The applicant also argued on appeal that the USPTO improperly made new grounds of rejection.  According to the applicant, the USPTO commented that "database-searching is old and well known and thus the focus on the present application is not on searching databases generally, but on the specific type of data used and the specific searches performed," and these comments formed the basis for new grounds of rejection. Id. at 5.  The Federal Circuit again disagreed, finding that the Board's statements were "merely descriptive" and not part of the USPTO's enablement analysis. Id. at 5-6.

The Federal Circuit also made short shrift of the applicant's argument that PMA would have required "undue experimentation" to implement.  As the Federal Circuit explained, the statements in the application itself demonstrated what knowledge a person of ordinary skill in the art would have possessed, and in view of that knowledge, "only ordinary experimentation would be needed to make the claimed program." Id. at 6.  The court further clarified that it was not using the specification's statements as prior art, but was instead assessing the knowledge that a person of ordinary skill would possess based on those statements.  According to the court, "[t]here is a crucial difference between using the patent's specification for filling in gaps in the prior art, and using it to determine the knowledge of a person of ordinary skill in the art." Id.

Judge Newman issued a dissent, criticizing the majority opinion for confusing issues of anticipation and obviousness, as well as the application of the enablement requirement.  According to Judge Newman, there were undisputed "gaps" between the claim limitations and PMA, which could not be filled by the "knowledge" possessed by a person of ordinary skill or any official notice taken by the USPTO.  She explained that enablement of a prior art reference must come from the reference itself, not from the applicant's specification.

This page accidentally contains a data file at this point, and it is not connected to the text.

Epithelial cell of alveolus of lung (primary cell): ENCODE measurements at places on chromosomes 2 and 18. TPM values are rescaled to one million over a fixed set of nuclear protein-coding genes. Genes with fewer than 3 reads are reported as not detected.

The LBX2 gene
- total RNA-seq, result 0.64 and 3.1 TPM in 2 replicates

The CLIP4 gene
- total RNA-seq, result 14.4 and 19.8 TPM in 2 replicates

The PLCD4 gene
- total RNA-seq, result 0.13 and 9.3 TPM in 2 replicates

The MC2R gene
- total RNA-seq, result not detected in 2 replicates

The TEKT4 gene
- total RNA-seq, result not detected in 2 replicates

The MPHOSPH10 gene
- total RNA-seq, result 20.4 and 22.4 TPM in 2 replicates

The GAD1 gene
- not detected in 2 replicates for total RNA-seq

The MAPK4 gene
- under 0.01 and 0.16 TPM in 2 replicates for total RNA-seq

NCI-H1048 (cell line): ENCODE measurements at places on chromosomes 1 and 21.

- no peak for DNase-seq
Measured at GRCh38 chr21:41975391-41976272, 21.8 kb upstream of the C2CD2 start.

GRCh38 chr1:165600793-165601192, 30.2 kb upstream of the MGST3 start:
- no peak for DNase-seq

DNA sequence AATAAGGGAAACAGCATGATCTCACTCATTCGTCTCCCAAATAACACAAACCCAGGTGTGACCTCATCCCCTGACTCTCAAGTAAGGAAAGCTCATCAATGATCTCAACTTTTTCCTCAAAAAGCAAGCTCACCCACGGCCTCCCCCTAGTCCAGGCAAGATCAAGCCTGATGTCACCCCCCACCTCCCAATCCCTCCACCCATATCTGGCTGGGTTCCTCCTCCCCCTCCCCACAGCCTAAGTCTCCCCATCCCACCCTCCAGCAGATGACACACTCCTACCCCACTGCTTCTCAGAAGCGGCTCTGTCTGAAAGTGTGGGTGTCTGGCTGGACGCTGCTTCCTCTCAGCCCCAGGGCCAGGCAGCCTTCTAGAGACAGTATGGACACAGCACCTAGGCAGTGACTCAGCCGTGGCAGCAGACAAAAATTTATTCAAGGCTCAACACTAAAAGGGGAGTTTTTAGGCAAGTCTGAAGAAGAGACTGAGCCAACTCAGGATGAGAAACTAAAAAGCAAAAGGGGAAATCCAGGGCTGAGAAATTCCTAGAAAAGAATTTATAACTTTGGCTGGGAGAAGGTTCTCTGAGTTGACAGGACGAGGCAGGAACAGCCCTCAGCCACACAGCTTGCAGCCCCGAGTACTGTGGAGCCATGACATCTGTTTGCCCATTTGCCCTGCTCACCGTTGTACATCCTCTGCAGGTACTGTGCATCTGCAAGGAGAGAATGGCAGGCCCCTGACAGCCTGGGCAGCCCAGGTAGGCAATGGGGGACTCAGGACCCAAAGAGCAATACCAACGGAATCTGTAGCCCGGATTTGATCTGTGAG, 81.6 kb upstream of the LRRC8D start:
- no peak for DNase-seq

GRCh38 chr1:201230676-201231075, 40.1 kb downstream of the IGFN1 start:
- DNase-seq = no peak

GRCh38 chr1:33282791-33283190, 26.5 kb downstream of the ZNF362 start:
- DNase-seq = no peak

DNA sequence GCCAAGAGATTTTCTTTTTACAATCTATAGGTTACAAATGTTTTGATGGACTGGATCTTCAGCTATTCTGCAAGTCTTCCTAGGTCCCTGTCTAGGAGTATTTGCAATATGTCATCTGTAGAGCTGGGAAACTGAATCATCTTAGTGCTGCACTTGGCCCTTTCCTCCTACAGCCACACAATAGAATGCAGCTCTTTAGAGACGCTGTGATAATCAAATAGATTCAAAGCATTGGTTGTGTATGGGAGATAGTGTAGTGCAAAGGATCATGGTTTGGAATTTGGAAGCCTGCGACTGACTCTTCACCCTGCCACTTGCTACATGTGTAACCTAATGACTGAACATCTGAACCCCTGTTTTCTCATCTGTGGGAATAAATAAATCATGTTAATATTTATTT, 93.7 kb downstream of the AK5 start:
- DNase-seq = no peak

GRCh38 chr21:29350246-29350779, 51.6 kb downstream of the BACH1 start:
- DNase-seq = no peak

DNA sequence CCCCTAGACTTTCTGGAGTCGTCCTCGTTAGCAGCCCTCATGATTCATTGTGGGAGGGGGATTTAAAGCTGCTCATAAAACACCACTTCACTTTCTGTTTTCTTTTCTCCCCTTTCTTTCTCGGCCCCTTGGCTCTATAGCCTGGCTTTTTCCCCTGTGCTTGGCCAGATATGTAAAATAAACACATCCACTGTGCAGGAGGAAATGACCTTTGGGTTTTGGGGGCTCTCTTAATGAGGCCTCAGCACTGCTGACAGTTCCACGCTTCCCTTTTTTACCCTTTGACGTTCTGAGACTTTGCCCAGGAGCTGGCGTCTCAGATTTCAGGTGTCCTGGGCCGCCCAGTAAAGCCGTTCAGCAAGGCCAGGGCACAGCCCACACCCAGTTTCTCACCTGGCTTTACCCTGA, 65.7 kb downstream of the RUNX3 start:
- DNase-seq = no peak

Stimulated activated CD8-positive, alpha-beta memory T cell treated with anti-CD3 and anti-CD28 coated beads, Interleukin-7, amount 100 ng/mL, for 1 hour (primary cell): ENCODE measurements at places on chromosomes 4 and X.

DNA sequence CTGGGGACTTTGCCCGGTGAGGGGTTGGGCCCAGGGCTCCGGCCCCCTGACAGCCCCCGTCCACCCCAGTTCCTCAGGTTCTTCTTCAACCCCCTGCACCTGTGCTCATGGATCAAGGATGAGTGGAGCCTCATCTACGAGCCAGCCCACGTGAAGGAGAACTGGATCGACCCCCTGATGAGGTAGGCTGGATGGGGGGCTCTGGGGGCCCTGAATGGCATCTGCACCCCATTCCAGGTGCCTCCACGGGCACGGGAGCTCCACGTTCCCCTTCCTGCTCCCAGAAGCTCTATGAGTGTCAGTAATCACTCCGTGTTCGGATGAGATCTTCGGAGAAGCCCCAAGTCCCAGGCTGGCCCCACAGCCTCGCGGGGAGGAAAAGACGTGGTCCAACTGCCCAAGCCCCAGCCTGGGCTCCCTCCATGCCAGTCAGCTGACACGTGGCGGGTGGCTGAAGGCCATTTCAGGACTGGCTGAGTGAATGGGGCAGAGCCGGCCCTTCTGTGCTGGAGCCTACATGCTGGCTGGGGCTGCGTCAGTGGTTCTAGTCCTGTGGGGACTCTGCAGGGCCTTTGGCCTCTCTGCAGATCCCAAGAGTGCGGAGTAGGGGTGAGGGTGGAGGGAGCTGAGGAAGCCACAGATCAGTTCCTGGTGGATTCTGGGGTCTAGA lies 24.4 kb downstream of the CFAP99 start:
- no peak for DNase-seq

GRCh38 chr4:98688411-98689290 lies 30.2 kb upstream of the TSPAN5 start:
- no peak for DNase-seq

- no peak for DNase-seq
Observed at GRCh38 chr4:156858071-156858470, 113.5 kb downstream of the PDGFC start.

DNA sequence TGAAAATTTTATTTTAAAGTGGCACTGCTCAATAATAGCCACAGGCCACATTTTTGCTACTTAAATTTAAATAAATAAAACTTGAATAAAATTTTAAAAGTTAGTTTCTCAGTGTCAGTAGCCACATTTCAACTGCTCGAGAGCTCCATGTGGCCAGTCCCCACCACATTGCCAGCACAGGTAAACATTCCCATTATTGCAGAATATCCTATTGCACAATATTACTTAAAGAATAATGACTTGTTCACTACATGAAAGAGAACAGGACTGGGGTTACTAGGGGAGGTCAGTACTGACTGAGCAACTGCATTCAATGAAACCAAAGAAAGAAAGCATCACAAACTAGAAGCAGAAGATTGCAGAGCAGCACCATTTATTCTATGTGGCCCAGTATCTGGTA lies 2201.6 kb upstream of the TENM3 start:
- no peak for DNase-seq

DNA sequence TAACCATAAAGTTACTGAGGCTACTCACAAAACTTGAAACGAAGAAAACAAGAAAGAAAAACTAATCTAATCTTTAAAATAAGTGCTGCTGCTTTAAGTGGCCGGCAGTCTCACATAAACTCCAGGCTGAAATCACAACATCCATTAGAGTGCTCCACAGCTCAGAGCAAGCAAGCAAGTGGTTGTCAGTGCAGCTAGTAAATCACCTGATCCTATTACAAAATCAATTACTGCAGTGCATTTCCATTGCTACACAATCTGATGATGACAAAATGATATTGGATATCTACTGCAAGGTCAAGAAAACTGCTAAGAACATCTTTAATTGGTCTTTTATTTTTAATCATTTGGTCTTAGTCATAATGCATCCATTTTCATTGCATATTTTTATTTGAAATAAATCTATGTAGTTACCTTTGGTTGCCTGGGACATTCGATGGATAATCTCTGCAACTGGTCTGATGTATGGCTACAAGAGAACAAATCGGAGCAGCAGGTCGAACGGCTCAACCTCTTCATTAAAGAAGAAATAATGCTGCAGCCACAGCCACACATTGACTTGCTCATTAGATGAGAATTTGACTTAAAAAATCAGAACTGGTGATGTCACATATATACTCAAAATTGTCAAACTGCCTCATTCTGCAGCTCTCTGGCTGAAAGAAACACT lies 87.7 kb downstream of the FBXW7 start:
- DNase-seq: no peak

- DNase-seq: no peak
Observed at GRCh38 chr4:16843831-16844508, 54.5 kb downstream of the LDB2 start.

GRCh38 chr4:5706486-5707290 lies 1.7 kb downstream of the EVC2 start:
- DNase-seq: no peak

Morsa's application of the enablement requirement for prior art warrants attention by practitioners.  When drafting an application, practitioners inevitably make decisions about the level of detail to include.  Judge Rich's adage that "a patent need not teach, and preferably omits, what is well known in the art," provides some guidance. Hybritech Inc. v. Monoclonal Antibodies, Inc., 802 F.2d 1367, 1384 (Fed. Cir. 1986).  Consistent with this principle, practitioners often omit features from patent applications that are deemed too commonplace or too granular when compared to the claimed invention.  Thus, for a patent claim directed to mobile device software, the application need not describe the semiconductor composition of the microprocessor in the mobile device.  Morsa, however, highlights one limitation to the practice of omitting well-known features in a patent application.  In Morsa, an applicant's own statements in its specification about computer programming being "well known" served as admissions that rendered a prior art reference enabling.  Nevertheless, Morsa does not require practitioners to follow an extreme approach of either (1) including all imaginable detail in an application or (2) omitting all acknowledgements of basic prior art teachings.  Adept practitioners should instead recognize that there is a tradeoff: applications need not be encyclopedias of the relevant field of invention, but any inventive concepts not described cannot be claimed.  Practitioners should thus ensure that they fully understand and robustly describe an invention in an application.  Only when this is done can practitioners also decide what material to omit from an application.

The content of this article is intended to provide a general guide to the subject matter. Specialist advice should be sought about your specific circumstances.